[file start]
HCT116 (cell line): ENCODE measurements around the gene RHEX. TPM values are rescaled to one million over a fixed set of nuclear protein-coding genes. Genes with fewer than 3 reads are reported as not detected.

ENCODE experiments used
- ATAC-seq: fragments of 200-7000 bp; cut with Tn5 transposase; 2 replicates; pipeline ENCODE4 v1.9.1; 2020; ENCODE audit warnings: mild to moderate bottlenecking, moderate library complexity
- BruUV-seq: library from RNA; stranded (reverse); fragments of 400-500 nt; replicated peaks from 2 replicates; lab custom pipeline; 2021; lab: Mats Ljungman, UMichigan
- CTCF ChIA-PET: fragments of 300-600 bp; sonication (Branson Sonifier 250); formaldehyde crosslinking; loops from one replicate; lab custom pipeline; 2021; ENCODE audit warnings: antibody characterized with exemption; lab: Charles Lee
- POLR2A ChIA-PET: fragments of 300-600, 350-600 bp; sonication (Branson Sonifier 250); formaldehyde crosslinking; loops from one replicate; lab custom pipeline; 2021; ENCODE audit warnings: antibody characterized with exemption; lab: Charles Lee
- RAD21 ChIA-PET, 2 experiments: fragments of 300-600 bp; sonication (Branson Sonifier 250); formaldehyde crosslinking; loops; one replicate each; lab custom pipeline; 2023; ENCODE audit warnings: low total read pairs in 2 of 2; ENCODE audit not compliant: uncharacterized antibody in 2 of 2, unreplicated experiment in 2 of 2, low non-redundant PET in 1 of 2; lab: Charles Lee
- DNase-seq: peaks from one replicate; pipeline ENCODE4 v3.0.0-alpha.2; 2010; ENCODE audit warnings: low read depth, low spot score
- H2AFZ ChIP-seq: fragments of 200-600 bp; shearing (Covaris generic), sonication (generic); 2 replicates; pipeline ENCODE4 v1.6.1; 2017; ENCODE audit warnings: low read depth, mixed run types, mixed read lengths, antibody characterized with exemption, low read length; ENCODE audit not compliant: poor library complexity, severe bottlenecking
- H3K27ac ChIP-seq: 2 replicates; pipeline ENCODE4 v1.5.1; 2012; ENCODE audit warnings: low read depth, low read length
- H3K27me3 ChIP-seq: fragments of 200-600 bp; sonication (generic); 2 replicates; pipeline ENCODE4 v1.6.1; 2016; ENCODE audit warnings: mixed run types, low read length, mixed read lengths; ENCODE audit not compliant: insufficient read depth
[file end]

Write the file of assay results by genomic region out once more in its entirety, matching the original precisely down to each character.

HCT116 (cell line): ENCODE measurements around the gene RHEX. TPM values are rescaled to one million over a fixed set of nuclear protein-coding genes. Genes with fewer than 3 reads are reported as not detected.

ENCODE experiments used
- ATAC-seq: fragments of 200-7000 bp; cut with Tn5 transposase; 2 replicates; pipeline ENCODE4 v1.9.1; 2020; ENCODE audit warnings: mild to moderate bottlenecking, moderate library complexity
- BruUV-seq: library from RNA; stranded (reverse); fragments of 400-500 nt; replicated peaks from 2 replicates; lab custom pipeline; 2021; lab: Mats Ljungman, UMichigan
- CTCF ChIA-PET: fragments of 300-600 bp; sonication (Branson Sonifier 250); formaldehyde crosslinking; loops from one replicate; lab custom pipeline; 2021; ENCODE audit warnings: antibody characterized with exemption; lab: Charles Lee
- POLR2A ChIA-PET: fragments of 300-600, 350-600 bp; sonication (Branson Sonifier 250); formaldehyde crosslinking; loops from one replicate; lab custom pipeline; 2021; ENCODE audit warnings: antibody characterized with exemption; lab: Charles Lee
- RAD21 ChIA-PET, 2 experiments: fragments of 300-600 bp; sonication (Branson Sonifier 250); formaldehyde crosslinking; loops; one replicate each; lab custom pipeline; 2023; ENCODE audit warnings: low total read pairs in 2 of 2; ENCODE audit not compliant: uncharacterized antibody in 2 of 2, unreplicated experiment in 2 of 2, low non-redundant PET in 1 of 2; lab: Charles Lee
- DNase-seq: peaks from one replicate; pipeline ENCODE4 v3.0.0-alpha.2; 2010; ENCODE audit warnings: low read depth, low spot score
- H2AFZ ChIP-seq: fragments of 200-600 bp; shearing (Covaris generic), sonication (generic); 2 replicates; pipeline ENCODE4 v1.6.1; 2017; ENCODE audit warnings: low read depth, mixed run types, mixed read lengths, antibody characterized with exemption, low read length; ENCODE audit not compliant: poor library complexity, severe bottlenecking
- H3K27ac ChIP-seq: 2 replicates; pipeline ENCODE4 v1.5.1; 2012; ENCODE audit warnings: low read depth, low read length
- H3K27me3 ChIP-seq: fragments of 200-600 bp; sonication (generic); 2 replicates; pipeline ENCODE4 v1.6.1; 2016; ENCODE audit warnings: mixed run types, low read length, mixed read lengths; ENCODE audit not compliant: insufficient read depth